Unfortunately, there are certainly some Christians who do believe there is a disparity and harbor a skepticism of science. They therefore impart to secularists an impression of anti-intellectualism among all Christians, which is false. In fact, I recently read an article in our alumni magazine from Rice Univ. (definitely a secular university) that a survey showed that there are far more Christians in science than previously believed. For those who study the sciences in great detail and with an open mind, it often eventually becomes obvious to them that there must have been a creator. I know this is true of John Polkinghorne (physicist), Hugh Ross (astrophysicist), and Francis Collins (former head of Human Genome Project and current head of the Nat'l Institute of Health), just to name a few prominent ones. All of those guys have written books, assuming you are open-minded enough to read them.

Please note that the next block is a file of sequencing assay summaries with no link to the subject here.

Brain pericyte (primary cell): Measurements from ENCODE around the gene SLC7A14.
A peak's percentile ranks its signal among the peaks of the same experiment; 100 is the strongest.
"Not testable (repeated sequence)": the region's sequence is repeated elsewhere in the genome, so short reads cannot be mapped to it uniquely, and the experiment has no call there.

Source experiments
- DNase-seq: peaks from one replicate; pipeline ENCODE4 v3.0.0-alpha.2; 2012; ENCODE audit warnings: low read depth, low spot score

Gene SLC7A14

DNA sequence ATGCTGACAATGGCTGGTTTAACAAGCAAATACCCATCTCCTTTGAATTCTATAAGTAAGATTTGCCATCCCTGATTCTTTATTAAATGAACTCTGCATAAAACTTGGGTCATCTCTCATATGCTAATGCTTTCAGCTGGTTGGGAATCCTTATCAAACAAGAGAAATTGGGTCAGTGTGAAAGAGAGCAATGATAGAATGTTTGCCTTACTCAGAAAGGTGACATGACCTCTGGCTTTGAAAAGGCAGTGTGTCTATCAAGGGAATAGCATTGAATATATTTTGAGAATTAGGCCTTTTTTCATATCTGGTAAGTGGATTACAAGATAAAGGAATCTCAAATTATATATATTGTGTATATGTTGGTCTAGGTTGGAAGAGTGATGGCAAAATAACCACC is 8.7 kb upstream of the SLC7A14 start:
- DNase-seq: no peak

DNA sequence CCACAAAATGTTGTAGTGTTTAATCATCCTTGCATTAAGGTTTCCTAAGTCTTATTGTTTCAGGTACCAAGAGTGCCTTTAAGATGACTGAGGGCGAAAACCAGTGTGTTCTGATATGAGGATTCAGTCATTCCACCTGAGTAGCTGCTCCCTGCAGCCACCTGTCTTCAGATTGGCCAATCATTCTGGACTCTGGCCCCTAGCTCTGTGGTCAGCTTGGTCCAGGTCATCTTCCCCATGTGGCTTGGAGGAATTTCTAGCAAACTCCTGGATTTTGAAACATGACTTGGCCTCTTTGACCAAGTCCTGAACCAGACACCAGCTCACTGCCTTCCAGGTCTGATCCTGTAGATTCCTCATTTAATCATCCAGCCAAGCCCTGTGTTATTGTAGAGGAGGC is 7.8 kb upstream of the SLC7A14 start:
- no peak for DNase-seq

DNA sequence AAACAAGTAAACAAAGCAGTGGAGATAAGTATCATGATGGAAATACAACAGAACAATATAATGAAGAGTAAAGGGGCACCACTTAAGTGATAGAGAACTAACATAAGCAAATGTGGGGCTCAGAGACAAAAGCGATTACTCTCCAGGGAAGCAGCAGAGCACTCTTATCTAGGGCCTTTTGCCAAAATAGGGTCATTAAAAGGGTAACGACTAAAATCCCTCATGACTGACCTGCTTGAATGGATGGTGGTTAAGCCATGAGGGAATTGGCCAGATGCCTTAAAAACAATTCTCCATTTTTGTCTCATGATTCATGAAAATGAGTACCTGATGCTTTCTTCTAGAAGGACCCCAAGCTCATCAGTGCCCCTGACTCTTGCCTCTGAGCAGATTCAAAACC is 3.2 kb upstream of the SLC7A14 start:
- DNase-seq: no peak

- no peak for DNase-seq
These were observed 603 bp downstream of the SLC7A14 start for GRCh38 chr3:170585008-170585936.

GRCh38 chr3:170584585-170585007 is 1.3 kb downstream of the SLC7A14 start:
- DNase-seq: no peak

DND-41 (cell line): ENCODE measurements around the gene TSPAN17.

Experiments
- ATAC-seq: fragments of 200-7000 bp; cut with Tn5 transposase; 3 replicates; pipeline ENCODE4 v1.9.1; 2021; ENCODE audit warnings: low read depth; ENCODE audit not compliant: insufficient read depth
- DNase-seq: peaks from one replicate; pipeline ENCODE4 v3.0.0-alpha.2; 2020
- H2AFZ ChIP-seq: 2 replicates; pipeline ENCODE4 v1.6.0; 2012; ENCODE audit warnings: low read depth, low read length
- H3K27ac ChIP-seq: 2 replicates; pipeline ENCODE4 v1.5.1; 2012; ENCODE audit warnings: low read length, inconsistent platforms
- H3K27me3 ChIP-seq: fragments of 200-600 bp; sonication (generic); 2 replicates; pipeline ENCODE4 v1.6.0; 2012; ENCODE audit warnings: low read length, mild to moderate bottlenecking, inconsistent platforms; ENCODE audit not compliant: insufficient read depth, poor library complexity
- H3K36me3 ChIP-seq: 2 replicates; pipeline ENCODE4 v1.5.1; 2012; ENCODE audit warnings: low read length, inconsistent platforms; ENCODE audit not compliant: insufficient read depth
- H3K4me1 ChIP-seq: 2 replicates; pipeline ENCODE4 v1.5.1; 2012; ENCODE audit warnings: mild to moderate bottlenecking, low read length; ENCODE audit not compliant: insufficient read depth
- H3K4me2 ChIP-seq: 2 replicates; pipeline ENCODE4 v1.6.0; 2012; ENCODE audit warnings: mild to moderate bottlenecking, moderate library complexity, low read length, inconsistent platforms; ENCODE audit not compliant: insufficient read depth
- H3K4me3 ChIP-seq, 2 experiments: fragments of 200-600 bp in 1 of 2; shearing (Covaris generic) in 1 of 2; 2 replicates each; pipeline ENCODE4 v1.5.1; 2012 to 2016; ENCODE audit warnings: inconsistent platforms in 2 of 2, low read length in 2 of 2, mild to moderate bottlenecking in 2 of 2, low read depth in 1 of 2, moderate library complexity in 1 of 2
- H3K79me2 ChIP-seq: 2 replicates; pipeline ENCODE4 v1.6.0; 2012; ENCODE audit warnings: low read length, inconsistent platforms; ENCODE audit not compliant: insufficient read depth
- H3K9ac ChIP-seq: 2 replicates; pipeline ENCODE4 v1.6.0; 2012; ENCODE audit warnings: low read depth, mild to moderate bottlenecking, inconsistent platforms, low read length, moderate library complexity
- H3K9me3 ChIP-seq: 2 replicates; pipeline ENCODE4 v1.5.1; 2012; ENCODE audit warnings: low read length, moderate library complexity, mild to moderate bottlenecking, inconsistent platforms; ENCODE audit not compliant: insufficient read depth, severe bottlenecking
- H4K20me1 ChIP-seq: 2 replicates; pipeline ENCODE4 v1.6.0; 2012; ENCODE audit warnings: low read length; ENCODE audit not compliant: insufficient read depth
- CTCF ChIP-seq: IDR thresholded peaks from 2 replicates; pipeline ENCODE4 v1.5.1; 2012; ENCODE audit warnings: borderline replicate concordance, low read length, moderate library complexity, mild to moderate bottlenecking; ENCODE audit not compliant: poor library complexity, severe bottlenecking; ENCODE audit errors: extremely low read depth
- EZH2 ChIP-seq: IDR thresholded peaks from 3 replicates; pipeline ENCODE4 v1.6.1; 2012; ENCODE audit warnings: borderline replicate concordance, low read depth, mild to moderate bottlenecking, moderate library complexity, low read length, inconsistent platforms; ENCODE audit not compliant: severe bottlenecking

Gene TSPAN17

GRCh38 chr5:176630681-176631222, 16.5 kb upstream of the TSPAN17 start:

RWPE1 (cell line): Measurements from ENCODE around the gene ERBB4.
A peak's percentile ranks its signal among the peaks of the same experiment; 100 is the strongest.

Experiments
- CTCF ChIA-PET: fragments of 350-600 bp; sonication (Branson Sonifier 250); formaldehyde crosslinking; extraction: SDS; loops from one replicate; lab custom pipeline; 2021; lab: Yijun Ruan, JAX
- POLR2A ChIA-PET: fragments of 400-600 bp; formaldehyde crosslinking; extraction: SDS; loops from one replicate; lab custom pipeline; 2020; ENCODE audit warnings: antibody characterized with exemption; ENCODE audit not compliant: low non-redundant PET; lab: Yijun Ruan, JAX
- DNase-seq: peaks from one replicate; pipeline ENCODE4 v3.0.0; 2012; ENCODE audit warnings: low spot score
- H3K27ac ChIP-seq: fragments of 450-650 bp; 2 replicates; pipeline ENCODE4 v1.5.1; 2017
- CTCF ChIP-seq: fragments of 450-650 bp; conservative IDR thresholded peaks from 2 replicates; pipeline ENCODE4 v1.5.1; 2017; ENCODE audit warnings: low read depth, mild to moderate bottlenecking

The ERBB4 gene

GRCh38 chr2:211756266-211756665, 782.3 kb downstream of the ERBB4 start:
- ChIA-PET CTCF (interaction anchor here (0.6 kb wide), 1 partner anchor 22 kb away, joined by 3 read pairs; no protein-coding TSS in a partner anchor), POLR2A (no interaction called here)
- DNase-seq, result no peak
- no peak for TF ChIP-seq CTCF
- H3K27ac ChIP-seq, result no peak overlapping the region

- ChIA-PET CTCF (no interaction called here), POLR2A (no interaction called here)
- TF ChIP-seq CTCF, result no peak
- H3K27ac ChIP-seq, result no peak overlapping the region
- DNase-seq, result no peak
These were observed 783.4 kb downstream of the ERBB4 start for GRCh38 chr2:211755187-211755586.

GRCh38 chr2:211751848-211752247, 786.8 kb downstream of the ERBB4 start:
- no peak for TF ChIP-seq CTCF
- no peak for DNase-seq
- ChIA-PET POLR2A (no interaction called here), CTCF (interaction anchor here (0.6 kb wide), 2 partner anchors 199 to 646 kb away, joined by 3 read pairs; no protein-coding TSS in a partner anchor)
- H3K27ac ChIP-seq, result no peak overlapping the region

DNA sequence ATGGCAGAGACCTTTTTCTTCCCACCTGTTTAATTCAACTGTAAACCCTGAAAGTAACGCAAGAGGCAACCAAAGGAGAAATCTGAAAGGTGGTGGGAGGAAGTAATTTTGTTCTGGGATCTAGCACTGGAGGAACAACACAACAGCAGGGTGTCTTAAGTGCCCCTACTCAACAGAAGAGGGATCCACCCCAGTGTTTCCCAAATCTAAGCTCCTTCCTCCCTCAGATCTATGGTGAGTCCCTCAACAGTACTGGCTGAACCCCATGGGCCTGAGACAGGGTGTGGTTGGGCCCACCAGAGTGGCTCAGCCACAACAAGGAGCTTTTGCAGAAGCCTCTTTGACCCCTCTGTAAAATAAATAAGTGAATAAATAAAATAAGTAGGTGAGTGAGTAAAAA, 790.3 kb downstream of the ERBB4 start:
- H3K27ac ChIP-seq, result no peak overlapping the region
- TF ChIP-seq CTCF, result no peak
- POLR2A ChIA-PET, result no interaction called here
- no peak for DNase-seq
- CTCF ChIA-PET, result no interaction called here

I say all this in response to your assertion that any young person who believes in God is believing a fantasy, because that's actually quite an ignorant thing to say. It seems you must not personally know any educated young people who are Christians.

    If you want more resources on how science and religion complement one another, you can find many mp3 sermons from our old pastor--who always said that "faith is not believing something you know is not true"--at

    It takes courage to honestly research something which you doubt could be true, but I encourage you to do it, because it is most worthy of your time.

    All the best.

  6. It just seems like you, and the other educated people to which you refer, are just employing the "God of the Gaps" theory that is all-too-commonly employed. I dislike this because it actually hinders actual scienfic research. People will search and search and search for scientific evidence, and when failing to find it for a certain phenomenon, they will give up, and say "it must be God then".